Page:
I am checking out how Libertarians feel about Obama. I come across this.
February 2, 2008
Obama, before becoming a United States Senator, was, of course, a state senator in Illinois. His campaign has used an accomplishment of his during this service as evidence of his ability to be a politician and pass legislation over intense opposition: he spearheaded a law mandating the videotaping of police interrogations. I think that beyond his political ability, this event is telling of another important facet to Obama’s candidacy: his commitment to civil liberties.
Radley Balko, senior editor of Reason magazine, has authored a groundbreaking study on the use of paramilitary police tactics. He has also, on his personal blog, examined the lack of proper accountability for police officers who break the law or overuse force. Through this work, he has highlighted an inordinate number of abuses in Chicago, Illinois. Here is a short list that does not purport to be exhaustive:
- Chicago police shootings are, for practical purposes, uninvestigated.
- Chicago police were to establish a constant presence on the street in battle dress.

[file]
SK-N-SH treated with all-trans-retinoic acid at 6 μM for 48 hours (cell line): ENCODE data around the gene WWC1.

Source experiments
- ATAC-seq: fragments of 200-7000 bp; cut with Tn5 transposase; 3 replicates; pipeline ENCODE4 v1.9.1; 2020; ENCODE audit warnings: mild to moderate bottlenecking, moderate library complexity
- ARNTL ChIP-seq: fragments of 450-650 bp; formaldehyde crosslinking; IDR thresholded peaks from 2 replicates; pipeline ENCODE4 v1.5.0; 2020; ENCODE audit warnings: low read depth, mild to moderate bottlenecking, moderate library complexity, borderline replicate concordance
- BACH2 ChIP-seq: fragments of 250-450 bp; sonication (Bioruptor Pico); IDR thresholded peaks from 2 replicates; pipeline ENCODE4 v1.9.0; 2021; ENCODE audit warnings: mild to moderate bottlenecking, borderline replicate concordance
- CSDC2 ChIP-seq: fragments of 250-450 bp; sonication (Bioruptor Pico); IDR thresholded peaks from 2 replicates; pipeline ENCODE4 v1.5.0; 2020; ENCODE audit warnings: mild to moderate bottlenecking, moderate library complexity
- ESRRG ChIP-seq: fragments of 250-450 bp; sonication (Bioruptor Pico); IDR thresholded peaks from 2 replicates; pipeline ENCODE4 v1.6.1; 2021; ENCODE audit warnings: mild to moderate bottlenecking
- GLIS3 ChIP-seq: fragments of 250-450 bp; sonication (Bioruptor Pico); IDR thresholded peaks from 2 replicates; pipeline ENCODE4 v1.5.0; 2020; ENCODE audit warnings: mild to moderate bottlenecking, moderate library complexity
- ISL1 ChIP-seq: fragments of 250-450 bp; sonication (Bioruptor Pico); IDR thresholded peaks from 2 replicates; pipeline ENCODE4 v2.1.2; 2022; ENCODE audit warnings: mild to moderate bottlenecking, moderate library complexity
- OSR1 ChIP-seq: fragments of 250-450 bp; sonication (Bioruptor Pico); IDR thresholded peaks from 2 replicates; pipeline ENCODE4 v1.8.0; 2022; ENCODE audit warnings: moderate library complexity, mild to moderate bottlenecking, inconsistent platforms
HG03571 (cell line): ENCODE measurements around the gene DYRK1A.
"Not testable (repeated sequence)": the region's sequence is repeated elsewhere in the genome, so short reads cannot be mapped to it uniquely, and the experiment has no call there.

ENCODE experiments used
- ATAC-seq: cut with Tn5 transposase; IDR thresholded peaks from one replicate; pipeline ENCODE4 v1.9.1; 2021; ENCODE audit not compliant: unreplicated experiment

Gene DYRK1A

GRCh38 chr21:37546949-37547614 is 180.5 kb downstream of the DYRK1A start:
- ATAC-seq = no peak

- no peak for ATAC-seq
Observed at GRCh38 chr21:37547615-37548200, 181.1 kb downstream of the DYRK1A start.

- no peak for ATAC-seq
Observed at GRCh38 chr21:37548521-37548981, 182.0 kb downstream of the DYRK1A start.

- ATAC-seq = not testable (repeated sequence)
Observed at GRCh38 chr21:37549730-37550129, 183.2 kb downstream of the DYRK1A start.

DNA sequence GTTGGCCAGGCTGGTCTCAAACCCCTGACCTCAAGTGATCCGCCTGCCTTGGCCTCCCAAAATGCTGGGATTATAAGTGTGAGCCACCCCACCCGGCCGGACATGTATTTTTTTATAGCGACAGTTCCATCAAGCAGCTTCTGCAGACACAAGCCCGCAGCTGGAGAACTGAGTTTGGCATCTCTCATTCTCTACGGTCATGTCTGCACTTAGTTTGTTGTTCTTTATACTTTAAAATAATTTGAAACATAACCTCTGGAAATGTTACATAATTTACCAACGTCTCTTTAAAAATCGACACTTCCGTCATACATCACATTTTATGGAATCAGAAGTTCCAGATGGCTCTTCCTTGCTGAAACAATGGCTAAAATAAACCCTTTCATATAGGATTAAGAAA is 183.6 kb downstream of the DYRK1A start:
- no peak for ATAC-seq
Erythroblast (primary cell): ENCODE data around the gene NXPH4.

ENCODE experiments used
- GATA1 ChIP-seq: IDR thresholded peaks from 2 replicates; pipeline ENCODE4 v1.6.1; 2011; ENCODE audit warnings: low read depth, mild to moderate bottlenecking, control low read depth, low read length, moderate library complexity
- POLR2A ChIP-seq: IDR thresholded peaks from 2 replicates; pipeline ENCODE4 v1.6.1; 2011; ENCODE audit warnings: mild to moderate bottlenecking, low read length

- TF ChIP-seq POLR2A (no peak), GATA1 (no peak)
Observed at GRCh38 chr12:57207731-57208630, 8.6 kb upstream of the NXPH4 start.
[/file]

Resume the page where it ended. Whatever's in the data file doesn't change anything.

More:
- Chicago police officer assaults elderly man, stays on force, does nothing while fellow police assault bar patrons.
- Chicago resident complains to local newspaper about police harassment, and has her apartment raided three days after the story appears.
- Chicago police abuse cases exceed national average.
- Chicago police officer assaults wheelchair-bound hospital patient, resumes duty after suspension.
- “A prostitute is more likely to have sex with a [Chicago] police officer than to get officially arrested by one.”
The law mandating interrogation videotaping was, unsurprisingly, vigorously opposed by the police, among others. By fighting for the passage of the interrogation-videotaping law, Obama has proven himself to be not only the only presidential candidate with a basic understanding of the necessity to systemically reduce police abuses, but also one of the only politicians in office with such an understanding.
Speaking personally, this issue is one of the first things that made Obama an appealing candidate to me. His decision to lead the campaign to get this law passed reveals a deep moral character and a sympathy to heightened oversight of a police force that increasingly sees itself as separate and distinct from “civilians.” I trust him to use the power of the federal government granted under Section 5 of the Fourteenth Amendment to enforce this oversight. No other candidate has this record.